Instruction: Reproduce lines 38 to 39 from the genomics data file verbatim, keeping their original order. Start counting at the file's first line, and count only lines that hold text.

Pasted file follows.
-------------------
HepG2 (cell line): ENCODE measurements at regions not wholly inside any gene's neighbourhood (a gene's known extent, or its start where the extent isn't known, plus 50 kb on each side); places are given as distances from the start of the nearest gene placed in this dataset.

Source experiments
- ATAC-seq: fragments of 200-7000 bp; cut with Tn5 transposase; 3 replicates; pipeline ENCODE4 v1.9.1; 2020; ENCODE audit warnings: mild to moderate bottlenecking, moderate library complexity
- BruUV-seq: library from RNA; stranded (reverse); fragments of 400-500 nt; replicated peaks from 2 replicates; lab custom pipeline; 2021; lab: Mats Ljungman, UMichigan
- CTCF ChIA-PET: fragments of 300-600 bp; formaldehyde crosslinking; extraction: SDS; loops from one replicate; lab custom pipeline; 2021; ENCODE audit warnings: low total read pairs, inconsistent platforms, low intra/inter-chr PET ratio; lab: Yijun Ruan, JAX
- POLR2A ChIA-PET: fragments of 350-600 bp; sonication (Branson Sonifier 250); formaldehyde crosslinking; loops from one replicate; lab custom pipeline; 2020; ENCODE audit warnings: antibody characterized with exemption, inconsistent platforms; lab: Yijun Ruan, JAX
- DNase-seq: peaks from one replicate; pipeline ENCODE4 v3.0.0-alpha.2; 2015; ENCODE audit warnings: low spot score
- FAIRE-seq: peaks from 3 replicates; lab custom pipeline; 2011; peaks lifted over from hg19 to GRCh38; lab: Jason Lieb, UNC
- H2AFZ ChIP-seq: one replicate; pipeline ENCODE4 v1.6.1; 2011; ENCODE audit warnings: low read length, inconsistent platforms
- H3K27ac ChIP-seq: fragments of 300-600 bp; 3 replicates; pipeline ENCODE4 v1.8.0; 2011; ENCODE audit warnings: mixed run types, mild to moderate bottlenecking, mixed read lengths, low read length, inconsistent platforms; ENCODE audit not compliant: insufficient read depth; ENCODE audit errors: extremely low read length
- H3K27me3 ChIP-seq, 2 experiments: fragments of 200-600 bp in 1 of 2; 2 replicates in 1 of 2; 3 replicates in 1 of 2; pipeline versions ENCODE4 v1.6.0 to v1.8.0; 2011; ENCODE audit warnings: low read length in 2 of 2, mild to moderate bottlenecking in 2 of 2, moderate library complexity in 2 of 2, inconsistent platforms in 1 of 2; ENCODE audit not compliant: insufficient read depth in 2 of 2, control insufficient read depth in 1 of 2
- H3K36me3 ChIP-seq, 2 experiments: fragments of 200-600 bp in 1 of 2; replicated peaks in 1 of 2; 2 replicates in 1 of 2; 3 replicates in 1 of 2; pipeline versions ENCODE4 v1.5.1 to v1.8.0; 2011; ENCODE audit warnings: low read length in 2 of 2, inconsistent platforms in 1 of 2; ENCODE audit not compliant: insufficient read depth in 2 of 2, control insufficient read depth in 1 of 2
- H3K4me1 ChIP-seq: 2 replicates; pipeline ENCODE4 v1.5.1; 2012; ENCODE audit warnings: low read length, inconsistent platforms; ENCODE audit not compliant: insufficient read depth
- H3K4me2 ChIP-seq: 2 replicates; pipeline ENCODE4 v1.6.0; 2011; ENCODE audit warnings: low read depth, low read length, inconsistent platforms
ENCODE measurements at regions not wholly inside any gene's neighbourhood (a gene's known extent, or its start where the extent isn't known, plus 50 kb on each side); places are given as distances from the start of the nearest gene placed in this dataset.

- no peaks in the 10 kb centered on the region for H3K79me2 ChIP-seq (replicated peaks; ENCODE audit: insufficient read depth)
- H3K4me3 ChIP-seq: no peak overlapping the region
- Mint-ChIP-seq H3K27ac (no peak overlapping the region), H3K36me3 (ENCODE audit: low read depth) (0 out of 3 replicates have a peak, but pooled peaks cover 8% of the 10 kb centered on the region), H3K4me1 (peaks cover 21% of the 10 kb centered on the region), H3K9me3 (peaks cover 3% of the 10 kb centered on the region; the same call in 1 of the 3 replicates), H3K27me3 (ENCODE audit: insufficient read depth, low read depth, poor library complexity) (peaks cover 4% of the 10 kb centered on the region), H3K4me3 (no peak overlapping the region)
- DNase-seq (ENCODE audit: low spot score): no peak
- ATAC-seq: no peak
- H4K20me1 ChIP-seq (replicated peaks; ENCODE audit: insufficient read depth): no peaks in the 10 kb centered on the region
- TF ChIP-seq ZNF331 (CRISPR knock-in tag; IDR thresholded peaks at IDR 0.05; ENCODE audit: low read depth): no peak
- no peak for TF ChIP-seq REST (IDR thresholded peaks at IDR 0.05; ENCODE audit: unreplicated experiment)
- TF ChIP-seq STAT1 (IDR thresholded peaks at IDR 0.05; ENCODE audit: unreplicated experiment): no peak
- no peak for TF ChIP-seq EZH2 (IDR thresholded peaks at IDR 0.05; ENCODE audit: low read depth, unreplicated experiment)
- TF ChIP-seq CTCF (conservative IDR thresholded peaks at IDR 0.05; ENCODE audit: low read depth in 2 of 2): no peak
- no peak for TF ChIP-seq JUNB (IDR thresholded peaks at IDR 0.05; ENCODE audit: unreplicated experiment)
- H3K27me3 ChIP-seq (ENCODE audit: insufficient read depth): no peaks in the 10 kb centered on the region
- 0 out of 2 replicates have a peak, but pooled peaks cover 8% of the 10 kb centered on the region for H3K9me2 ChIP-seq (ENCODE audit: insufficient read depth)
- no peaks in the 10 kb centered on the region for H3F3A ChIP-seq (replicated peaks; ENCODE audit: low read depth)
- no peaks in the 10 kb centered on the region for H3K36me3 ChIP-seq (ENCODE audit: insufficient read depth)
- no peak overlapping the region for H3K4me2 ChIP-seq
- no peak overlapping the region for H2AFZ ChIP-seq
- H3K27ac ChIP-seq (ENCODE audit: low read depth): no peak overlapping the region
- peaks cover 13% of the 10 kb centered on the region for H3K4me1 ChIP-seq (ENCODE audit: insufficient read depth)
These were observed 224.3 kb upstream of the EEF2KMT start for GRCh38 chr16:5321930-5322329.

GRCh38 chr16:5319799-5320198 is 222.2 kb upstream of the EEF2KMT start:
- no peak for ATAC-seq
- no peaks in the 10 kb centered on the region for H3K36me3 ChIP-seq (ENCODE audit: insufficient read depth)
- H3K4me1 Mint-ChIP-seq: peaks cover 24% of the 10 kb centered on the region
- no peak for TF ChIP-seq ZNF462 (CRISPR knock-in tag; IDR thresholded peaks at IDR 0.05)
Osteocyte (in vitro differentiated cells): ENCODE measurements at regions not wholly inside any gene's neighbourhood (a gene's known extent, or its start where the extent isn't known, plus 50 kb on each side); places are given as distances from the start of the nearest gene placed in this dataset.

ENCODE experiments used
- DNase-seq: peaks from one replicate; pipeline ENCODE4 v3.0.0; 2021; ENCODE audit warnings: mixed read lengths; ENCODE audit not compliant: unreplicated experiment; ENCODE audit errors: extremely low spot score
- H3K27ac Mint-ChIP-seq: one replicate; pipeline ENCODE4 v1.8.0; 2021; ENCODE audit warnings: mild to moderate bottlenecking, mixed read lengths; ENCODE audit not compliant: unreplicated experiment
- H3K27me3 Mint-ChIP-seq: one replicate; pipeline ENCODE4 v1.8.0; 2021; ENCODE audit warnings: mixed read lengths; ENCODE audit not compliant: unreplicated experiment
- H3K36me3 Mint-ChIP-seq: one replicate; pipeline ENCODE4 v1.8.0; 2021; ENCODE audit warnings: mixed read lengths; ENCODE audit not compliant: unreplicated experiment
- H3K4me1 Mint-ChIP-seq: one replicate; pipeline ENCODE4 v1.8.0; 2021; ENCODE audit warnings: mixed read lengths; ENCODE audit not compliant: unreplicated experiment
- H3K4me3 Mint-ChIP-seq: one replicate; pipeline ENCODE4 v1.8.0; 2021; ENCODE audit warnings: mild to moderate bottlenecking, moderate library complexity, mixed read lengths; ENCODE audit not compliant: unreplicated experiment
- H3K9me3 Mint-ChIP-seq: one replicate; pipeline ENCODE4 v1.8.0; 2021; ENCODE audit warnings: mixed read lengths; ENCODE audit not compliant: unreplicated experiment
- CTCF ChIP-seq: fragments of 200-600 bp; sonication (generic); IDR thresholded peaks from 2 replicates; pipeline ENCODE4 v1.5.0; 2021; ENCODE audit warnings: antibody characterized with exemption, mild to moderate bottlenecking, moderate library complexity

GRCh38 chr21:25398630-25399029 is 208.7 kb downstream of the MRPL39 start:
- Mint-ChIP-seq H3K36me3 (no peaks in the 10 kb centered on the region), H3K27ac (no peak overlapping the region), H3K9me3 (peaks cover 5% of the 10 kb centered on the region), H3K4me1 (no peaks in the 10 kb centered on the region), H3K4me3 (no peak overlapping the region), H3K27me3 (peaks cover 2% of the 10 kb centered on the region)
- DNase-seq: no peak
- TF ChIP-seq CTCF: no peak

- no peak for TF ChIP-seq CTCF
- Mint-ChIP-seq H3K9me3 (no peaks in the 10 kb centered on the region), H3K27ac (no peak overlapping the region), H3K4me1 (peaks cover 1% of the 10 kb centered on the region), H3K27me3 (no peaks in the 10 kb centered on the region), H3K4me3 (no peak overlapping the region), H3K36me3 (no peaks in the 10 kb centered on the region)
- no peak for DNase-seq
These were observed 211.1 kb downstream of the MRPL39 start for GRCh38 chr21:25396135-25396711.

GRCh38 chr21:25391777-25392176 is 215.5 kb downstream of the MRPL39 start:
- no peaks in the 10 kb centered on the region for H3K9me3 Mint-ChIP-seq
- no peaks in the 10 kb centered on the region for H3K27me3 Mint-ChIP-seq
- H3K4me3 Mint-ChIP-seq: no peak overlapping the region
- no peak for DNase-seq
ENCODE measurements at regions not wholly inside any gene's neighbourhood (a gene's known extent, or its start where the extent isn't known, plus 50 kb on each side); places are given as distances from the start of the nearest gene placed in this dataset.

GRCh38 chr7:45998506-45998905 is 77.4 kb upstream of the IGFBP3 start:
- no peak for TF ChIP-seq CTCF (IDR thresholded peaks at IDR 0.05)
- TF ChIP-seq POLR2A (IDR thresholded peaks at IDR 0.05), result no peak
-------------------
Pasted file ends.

- no peak for ATAC-seq
- no peaks in the 10 kb centered on the region for H3K36me3 ChIP-seq (ENCODE audit: insufficient read depth)